Posted by PvM on December 23, 2005 05:43 PM

On the Discovery Institute’s blog, West revisits the statement by Judge Jones and reaches some poorly argued conclusions:

West wrote:

Take the following remarkable passage from his opinion:

the Court is confident that no other tribunal in the United States is in a better position than are we to traipse into this controversial area. Finally, we will offer our conclusion on whether ID is science not just because it is essential to our holding that an Establishment Clause violation has occurred in this case, but also in the hope that it may prevent the obvious waste of judicial and other resources which would be occasioned by a subsequent trial involving the precise question which is before us. [p. 63] (emphasis added)

West based on this ‘argues’ that

West wrote:

This passage exhibits the height of presumption, and it’s why in my initial statement after the trial I referred to Judge Jones as having “delusions of grandeur.” First, and contrary to the Judge’s claim, a determination of whether ID is science was plainly NOT essential to the disposition of the case, as pointed out above.

First error, the judge is clear that the reason for the conclusion on whether ID is science as because it is essential to our holding that an Establishment Clause violention has occurred. So why would the judge raise these issues.

Simply, he is following legal precendence

Judge Jones wrote:

Our next task is to determine how to apply both the endorsement test and the Lemon test to the ID Policy. We are in agreement with Plaintiffs that the better practice is to treat the endorsement inquiry as a distinct test to be applied separately from, and prior to, the Lemon test. In recent Third Circuit cases, specifically, Freethought Society v. Chester County, 334 F.3d 247, 261 (3d Cir. 2003), Modrovich, 385 F.3d at 401-04, 406-13, and Child Evangelism, 386 F.3d at 530-35, the court adopted the practice of applying both tests. The Third Circuit conducted the endorsement inquiry first and subsequently measured the challenged conduct against Lemon’s “purpose” and “effect” standards.4

Footnote 4 reads:

We do note that because of the evolving caselaw regarding which tests to apply, the “belt and suspenders” approach of utilizing both tests makes good sense. That said, it regrettably
tasks us to make this narrative far longer than we would have preferred.

[PvM: And as Sandefur pointed out to me, the judge is talking about being in the best place to assess the facts, not the law. Since Jones’ court has heard the evidence, he is in the best position to argue the facts]

In other words, the judge showed a thorough analysis based on the pre-existing and evolving case law. The judge is merely showing an abundance of caution:

Judge Jones wrote:

Although ID’s failure to meet the ground rules of science is sufficient for the Court to conclude that it is not science, out of an abundance of caution and in the exercise of completeness, we will analyze additional arguments advanced regarding the concepts of ID and science.

Establising that ID is not science is essential when applying the Lemon test

Judge Jones wrote:

Although we have found that Defendants’ conduct conveys a strong message of endorsement of the Board members’ particular religious view, pursuant to the endorsement test, the better practice in this Circuit is for this Court to also evaluate the challenged conduct separately under the Lemon test.18 See Child Evangelism, 386 F.3d at 530-35; Modrovich, 385 F.3d at 406; Freethought, 334 F.3d at 261.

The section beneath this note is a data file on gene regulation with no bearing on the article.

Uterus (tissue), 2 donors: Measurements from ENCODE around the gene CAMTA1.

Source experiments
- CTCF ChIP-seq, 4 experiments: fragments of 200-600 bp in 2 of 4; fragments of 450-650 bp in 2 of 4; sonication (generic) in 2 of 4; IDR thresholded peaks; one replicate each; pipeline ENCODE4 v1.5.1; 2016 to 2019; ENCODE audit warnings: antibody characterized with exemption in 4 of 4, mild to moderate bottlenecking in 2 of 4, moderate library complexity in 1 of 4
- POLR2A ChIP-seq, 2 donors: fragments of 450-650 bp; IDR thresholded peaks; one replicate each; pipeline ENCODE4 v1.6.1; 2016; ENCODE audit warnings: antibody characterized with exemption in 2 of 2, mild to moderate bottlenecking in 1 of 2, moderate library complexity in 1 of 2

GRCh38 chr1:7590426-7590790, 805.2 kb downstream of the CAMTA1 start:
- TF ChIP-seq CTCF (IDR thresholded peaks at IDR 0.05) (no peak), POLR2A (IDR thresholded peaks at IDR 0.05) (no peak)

Thus, Judge Jones, is merely applying the better practice in his Circuit to also look at the Lemon test. Given the evolving nature of case law in the area of the Establishment clause and the Lemon test, it seems rather prudent of the judge to address them both.

In addition, while the defendants may not have raised the argument that there is a secular purpose in teaching ID, the Discovery Institute’s Amicus brief argued that the primary effect of teaching ID is not necessarily religious. They argued that ID is both scientific and serves to ‘teach the controversy’.

Judge Jones, in order to rule on the Lemon test, needed to address the arguments submitted to him by the Discovery Institute and show that ID is neither science nor serves a valid role in ‘teaching the controversy’.

In other words, the Judge may very well have been forced to address these issues since they were so prominently raised in the Amicus Brief. If that is the case, then it would be particularly ironic that the filing of the Amicus brief by the Discovery Institute had the opposite effect.

West wrote:

Even more troubling, however, is the Judge’s suggestion that he wanted to determine whether ID is science so that no other judge need investigate the facts for himself. Judge Jones is a federal district court judge in one particular district court in Pennsylvania. But he’s speaking as if he is more powerful than a majority on the United States Supreme Court!

Nothing in the Judge’s ruling even suggest that this is the case. West is trying to create a strawman. Judge Jones argues that first of all he is in very good position to rule on this matter given the nature of the court case. Secondly, ruling on whether ID is science was essential to establishing a violation of the establishment clause.

Judge Jones wrote:

To briefly reiterate, we first note that since ID is not science, the conclusion is inescapable that the only real effect of the ID Policy is the advancement of religion. See McLean, 529 F. Supp. at 1272.

Judge Jones’ ruling surely brings out the best in ID proponents

West wrote:

Of course, the newsmedia are now fast spinning the tale that Judge Jones is not only a Republican, but he’s supposed to be a conservative and devoutly religious Republican. As I will blog about soon, those claims seem to be about as mythical as the view that Judge Jones isn’t an activist.

Nuf’ said.